Special Teams: A+

You know why.

For the second consecutive week, Dante Pettis took a punt return to the house, cementing his place in Pac-12 Conference history by tying DeSean Jackson’s career record with seven. It remains to be seen how many schools will continue to give him opportunities to take the ball to the house, rather than simply angling their kicks out of bounds to remove Pettis from the return game altogether. Also, props to Byron Murphy for making not one but two key blocks that made Pettis’ return touchdown possible.

Meanwhile, Joel Whitford is now four-for-four at pinning opponents inside their own 20-yard line, Tristan Vizcaino hit all nine of his PAT attempts, and the lone black mark against Washington’s special teams was a blocked field goal that occurred well after the starters had donned ball caps and head sets.

Coaching: A-

Games against FCS opponents are always lose-lose propositions for programs like Washington. If you execute perfectly and play a stellar game, then you’ve met expectations. If you struggle to put the inferior opponent away or (GASP!) even lose the game, then the “hot seat” talk will begin before the head coaches finish shaking hands at midfield.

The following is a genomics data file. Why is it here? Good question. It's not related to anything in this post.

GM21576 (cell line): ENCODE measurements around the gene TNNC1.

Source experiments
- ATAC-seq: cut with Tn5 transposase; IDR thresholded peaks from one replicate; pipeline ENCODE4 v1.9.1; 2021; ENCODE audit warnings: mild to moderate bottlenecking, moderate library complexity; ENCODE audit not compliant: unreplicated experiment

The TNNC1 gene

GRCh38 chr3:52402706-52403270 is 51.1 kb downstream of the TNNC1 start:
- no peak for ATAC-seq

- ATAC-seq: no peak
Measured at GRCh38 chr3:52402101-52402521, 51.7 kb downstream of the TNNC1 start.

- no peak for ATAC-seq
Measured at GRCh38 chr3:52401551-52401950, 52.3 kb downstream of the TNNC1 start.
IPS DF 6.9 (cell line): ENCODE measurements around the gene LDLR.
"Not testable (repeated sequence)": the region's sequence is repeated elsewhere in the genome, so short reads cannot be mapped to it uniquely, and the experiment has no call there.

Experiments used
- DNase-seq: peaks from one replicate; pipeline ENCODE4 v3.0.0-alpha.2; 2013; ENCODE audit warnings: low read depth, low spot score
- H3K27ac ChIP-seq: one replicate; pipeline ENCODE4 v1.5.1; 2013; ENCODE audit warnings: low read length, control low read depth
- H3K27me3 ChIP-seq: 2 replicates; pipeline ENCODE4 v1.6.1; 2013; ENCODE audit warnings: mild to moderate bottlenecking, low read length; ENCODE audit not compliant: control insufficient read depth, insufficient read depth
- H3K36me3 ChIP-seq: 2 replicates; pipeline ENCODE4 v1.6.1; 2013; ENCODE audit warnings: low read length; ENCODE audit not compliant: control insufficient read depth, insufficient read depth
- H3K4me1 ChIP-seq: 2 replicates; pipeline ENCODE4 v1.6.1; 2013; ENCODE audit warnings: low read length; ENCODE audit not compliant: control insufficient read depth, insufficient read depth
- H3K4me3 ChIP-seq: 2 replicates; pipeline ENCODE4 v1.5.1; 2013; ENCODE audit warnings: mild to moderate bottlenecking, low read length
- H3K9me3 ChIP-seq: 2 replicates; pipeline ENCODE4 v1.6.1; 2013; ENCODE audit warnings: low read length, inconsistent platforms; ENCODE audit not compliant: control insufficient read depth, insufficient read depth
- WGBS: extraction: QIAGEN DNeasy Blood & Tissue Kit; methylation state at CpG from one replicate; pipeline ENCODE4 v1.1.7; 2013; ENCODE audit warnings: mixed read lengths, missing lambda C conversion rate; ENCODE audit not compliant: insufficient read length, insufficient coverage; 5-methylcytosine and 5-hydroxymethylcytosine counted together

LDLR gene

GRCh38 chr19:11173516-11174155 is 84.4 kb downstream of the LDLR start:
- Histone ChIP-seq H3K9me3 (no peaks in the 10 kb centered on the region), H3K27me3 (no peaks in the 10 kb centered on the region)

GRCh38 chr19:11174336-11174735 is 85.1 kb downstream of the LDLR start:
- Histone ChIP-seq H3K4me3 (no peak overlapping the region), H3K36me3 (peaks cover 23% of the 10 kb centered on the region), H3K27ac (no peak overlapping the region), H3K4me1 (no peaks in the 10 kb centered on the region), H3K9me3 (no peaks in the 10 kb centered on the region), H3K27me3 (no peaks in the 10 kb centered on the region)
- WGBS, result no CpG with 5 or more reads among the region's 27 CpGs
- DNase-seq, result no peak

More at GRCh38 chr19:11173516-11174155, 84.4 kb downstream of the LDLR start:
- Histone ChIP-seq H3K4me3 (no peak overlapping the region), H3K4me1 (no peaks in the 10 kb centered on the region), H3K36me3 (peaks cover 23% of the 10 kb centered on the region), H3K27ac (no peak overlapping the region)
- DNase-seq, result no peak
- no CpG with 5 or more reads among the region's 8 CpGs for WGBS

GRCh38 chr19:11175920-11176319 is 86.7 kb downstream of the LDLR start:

In that sense, Chris Petersen and his staff did everything that could be expected of them in preparing to face an inferior foe. Washington came out of the tunnel ready to play, as evidenced by Montana’s zero offensive points and the fact that the Dawgs registered touchdowns in all three phases of the game.

The Huskies committed six penalties for 50 yards, including three procedural penalties that were the result of mental errors. In addition, Petersen was clearly perturbed by the 15-yard unsportsmanlike conduct penalty his team earned following their excessive celebration in the wake of Dotson’s interception return for a touchdown. These are all teachable moments whose importance the coaching staff will no doubt drill into their players in the days and weeks to come.


What overall grade do you give the Huskies for their performance against Montana?